Around the world in 0.083 days: Acabion's vision for future transport
By Darren Quick
January 31, 2011
Pneumatic Futurama-style transport systems were proposed as far back as the late 1800’s following the invention of pneumatic tubes for carrying mail around buildings. Swiss company Acabion sees such vacuum tube-based mass transport systems becoming a reality by 2100 and has conceived a vehicle capable of traveling at speeds of almost 12,500 mph (20,000 km/h) on such a platform. The company envisages a global network that would let users circle the globe in less than two hours and make transcontinental journeys possible in less than the time it currently takes to get across town.
The first step in Acabion’s grand vision for the future is the latest version of its GTBO road-ready streamliner – the GTBO VII “da vinci.” This fully electric vehicle would have a top speed of 373 mph (600 km/h) would be orders of magnitude more efficient than a current fully electric compact car.
Thanks to its reduced projected area, turbulence and aerodynamic drag, weight and rolling resistance, Acabion says at 12.4 mph (20 km/h) the vehicle is eight times (or 800 percent) more efficient and at 124 mph (200 km/h) it is 10 times more efficient than a current fully electric vehicle, however, the company claims efficiencies 25 times (2,500 percent) greater than such vehicles are ultimately possible.
The GTBO has been designed for speed and efficiency. Like the Zerotracer, it drives on two main wheels like a motorcycle, with two additional side wheels activated when driving at slow speeds or for parking. Acabion hopes to start selling its streamliners by 2015 for an estimated US$3 million but says prices will drop with mass production.
The company anticipates that, due to the streamliner’s speed potential, by 2050 new elevated roadways – like those mooted for cyclists in the Kolelinia concept – will be needed to separate it from its dilly-dallying forebears.
These fully automated high speed tracks would initially transport people at speeds of around 186.4 mph (300 km/h), before stepping up to 373 mph (600 km/h) in subsequent decades. The tracks would be used for both city and continental mid- and long-range trips with a 1,700+ mile (2,735 km) trip from Los Angeles to Memphis that would currently take more than a day cut to around four hours.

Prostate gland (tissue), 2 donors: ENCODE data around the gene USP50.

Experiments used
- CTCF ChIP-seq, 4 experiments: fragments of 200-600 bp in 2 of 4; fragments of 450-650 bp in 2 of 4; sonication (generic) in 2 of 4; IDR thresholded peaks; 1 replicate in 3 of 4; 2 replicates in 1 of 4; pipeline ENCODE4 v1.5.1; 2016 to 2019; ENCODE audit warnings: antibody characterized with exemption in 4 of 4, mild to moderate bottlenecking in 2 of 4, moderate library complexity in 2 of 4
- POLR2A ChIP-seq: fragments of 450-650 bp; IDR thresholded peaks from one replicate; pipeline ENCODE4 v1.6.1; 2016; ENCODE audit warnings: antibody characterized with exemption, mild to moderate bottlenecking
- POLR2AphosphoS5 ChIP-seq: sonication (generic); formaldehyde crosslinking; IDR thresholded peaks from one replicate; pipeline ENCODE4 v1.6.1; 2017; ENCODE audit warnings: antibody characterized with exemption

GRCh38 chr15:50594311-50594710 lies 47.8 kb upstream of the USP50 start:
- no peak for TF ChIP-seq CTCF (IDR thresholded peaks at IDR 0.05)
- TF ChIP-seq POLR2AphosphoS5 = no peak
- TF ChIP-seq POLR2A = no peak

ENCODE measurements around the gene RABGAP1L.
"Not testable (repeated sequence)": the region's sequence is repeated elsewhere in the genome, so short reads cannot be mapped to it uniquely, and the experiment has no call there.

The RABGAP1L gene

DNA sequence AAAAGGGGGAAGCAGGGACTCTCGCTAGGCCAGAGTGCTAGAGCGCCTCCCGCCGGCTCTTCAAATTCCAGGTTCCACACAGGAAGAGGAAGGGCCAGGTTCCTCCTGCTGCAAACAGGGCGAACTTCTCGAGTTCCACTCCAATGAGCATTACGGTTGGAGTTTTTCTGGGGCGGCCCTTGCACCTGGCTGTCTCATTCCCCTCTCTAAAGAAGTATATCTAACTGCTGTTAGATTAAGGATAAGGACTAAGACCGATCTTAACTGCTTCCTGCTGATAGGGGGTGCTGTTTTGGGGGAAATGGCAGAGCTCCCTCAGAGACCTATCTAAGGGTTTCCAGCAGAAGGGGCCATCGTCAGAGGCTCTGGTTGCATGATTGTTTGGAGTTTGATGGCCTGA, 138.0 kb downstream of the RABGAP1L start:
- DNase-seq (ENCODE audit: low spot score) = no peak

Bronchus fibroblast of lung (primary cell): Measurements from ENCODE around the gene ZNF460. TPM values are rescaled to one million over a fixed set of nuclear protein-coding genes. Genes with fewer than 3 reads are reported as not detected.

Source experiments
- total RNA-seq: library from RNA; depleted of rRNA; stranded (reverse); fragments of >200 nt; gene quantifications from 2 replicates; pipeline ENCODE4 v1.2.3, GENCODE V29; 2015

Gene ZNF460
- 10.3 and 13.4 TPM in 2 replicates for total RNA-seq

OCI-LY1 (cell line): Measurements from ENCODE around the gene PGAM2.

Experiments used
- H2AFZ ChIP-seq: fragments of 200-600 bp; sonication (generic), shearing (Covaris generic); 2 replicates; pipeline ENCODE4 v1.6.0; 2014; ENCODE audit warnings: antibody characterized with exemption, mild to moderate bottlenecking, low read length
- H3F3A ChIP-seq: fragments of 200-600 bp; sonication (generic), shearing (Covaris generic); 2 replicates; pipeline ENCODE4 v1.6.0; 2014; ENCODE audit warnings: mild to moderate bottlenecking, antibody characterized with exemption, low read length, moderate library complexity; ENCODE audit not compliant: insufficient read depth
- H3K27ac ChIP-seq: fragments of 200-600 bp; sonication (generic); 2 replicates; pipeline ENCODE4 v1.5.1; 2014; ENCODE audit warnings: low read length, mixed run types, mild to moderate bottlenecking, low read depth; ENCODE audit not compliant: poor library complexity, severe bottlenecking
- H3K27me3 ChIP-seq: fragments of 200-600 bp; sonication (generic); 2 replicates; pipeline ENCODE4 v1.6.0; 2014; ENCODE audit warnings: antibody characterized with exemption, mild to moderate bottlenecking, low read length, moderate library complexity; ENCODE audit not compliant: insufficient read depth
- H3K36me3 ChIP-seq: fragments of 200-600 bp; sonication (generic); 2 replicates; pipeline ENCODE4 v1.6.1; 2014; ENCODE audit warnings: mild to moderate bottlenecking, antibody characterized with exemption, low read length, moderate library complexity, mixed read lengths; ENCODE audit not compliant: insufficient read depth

Additionally, the vehicles wouldn’t rely on their own battery packs for power but would draw their energy inductively from the roads themselves, which would be supplied with 100 percent solar power.
But even elevated tracks won’t suffice for the speeds people will be expecting by 2100. For long continental and intercontinental journeys Acabion envisages a global network of maglev-driven vacuum tubes, dubbed “traffic internet”, which will make it possible to travel at speeds of 12,427 mph (20,000 km/h). The company says that public commuter vacuum tube transport systems that would require larger tubes wouldn’t be feasible, but a 10-foot (3 m) diameter tube that would fit a streamliner would be. And such a system would still transport the same number as it would allow constant use instead of trains being spread out at regular intervals. Such a network would not only cross land, but also stretch through oceans, making a 30 minute commute from New York to Paris or San Francisco to Prague a reality.
While such a vision might seem outlandish now, Acabion is confident vacuum tube transport systems will come – and when they do, the company hopes its streamliners will be right inside, ferrying drivers around the globe at breakneck speed.
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